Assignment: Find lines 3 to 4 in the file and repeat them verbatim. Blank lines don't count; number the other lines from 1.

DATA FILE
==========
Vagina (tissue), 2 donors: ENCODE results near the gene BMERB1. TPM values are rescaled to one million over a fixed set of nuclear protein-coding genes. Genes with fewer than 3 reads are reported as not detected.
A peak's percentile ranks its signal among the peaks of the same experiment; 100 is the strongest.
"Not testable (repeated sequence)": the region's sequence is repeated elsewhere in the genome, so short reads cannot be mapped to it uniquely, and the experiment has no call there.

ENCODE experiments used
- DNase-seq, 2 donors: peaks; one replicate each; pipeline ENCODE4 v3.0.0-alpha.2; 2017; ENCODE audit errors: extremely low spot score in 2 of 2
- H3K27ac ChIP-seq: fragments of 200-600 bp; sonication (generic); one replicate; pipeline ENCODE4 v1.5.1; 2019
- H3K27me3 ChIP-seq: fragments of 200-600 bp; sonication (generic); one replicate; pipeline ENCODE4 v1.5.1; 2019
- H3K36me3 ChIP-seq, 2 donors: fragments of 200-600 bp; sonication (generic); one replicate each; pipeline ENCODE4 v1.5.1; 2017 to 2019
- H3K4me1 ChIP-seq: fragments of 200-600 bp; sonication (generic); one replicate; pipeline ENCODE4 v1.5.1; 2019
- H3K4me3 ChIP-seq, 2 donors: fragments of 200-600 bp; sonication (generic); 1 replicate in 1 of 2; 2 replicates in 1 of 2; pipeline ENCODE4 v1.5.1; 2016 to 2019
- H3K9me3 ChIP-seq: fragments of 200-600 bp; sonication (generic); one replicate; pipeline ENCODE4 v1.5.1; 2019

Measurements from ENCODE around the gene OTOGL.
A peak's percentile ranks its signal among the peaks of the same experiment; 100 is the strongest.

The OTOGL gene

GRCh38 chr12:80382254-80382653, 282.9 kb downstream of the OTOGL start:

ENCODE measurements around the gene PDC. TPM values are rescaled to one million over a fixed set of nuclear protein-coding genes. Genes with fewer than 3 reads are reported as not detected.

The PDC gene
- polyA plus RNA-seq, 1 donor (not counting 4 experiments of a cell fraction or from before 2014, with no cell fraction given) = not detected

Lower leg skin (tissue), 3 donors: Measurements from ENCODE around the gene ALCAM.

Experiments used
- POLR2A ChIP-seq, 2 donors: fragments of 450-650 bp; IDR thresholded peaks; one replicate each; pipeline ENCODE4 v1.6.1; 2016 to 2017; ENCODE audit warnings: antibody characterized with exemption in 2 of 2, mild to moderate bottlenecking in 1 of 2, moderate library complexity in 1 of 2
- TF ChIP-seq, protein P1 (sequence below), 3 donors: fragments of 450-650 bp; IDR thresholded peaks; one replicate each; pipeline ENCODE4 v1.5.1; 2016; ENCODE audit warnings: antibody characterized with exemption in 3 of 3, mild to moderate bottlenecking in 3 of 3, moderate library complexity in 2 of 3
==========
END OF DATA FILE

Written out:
"Not testable (repeated sequence)": the region's sequence is repeated elsewhere in the genome, so short reads cannot be mapped to it uniquely, and the experiment has no call there.

ENCODE experiments used